Chap. II. The author conducted by a houyhnhnm to his house. The house described. The author's reception. The food of the houyhnhnms. The author in distress for want of meat, is at last relieved. His manner of feeding in this country
Chap. III. The author studies to learn the language; the houyhnhnm, his master, assists in teaching, him. The language described. Several houyhnhnms of quality come out of curiosity to see the author. He gives his master a short account of his voyage
Chap. VII. The author's great love of his native country. His master's observations upon the constitution and administration of England, as described by the author, with parallel cases and comparisons. His master's observations upon human nature
Chap. IX. A grand debate at the general assembly of the houyhnhnms, and how it was determined. The learning of the houyhnhnms. Their buildings. Their manner of burials. The defectiveness of their language
Chap. X. The author's economy, and happy life, among the houyhnhnms. His great improvement in virtue by conversing with them. Their conversations. The author has notice given him by his master, that he must depart from the country. He falls into a swoon for grief; but submits. He contrives and finishes a canoe by the help of a fellow-servant, and puts to sea at a venture
Chap. XI. The author's dangerous voyage. He arrives at New Holland, hoping to settle there. Is wounded with an arrow by one of the natives. Is seized and carried by force into a Portugueze ship. The great civilities of the captain. The author arrives at England
Chap. XII. The author's veracity. His design in publishing this work. His censure of those travellers who swerve from the truth. The author clears himself from any sinister ends in writing. An objection answered. The method of planting colonies. His native country commended. The right of the crown to those countries described by the author, is justified. The difficulty of conquering them. The author takes his last leave of the reader; proposes his manner of living for the future; gives good advice and concludes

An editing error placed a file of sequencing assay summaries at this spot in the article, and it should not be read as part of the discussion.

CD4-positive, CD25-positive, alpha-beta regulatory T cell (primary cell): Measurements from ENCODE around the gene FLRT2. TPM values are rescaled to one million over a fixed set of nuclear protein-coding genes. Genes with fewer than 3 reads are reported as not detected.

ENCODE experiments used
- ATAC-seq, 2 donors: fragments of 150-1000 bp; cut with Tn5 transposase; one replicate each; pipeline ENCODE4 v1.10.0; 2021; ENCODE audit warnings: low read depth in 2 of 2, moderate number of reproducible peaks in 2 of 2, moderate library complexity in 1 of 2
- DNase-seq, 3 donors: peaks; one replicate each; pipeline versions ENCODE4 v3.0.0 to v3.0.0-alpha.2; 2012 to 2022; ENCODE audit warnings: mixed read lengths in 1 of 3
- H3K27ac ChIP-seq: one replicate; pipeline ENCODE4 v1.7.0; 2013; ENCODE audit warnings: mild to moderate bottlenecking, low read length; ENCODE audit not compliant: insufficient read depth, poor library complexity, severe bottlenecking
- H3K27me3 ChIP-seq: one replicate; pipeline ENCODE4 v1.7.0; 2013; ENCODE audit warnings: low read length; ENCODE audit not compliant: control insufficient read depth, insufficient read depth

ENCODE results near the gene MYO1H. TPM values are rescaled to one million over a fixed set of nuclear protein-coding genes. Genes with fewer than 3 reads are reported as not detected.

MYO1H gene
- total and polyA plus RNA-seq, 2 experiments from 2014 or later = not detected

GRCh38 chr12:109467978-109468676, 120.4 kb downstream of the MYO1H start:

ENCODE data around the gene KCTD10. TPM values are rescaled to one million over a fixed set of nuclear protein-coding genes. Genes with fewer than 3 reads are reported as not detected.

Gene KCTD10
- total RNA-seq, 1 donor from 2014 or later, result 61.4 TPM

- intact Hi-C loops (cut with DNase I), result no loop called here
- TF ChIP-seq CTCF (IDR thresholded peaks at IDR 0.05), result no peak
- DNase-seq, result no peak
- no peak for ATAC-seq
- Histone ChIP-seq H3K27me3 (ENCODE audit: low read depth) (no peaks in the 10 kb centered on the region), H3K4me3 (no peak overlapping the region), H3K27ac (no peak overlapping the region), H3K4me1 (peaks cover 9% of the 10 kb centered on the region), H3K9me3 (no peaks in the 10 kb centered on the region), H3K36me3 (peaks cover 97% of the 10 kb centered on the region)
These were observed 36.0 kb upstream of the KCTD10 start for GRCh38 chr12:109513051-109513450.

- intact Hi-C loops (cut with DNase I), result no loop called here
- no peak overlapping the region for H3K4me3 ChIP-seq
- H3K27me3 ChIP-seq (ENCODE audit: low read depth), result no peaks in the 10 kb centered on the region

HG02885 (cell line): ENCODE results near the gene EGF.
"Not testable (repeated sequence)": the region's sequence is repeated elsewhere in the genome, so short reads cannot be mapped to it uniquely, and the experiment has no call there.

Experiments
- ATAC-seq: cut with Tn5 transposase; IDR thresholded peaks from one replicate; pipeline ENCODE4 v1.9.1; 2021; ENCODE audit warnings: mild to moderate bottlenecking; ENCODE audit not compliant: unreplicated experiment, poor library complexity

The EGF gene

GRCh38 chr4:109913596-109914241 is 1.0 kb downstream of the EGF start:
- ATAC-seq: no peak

***Gulliver's Travels and the Tale of a Tub are indisputably the two most capital works of Swift. It is remarkable that he never would own himself to be the author of the latter; nor is the slightest hint of it to be found in any of his writings. I have very lately been authentically informed, that Swift used to be mortified at sir William Temple's frequent censure and contempt of burlesque writings; and was much hurt at the last paragraph of sir William's Essay upon Ancient and Modern Learning; where he says, "I wish the vein of ridiculing all that is serious and good, all honour and virtue, as well as learning and piety, may have no worse effect on any state; it is the itch of our age and climate; and has overrun both the court and the stage, enters a house of lords and commons, as boldly as a coffeehouse; debates of council as well as private conversation; and I have known in my life, more than one or two ministers of state, that would rather have said a witty thing, than have done a wise one; and made the company laugh, rather than the kingdom rejoice."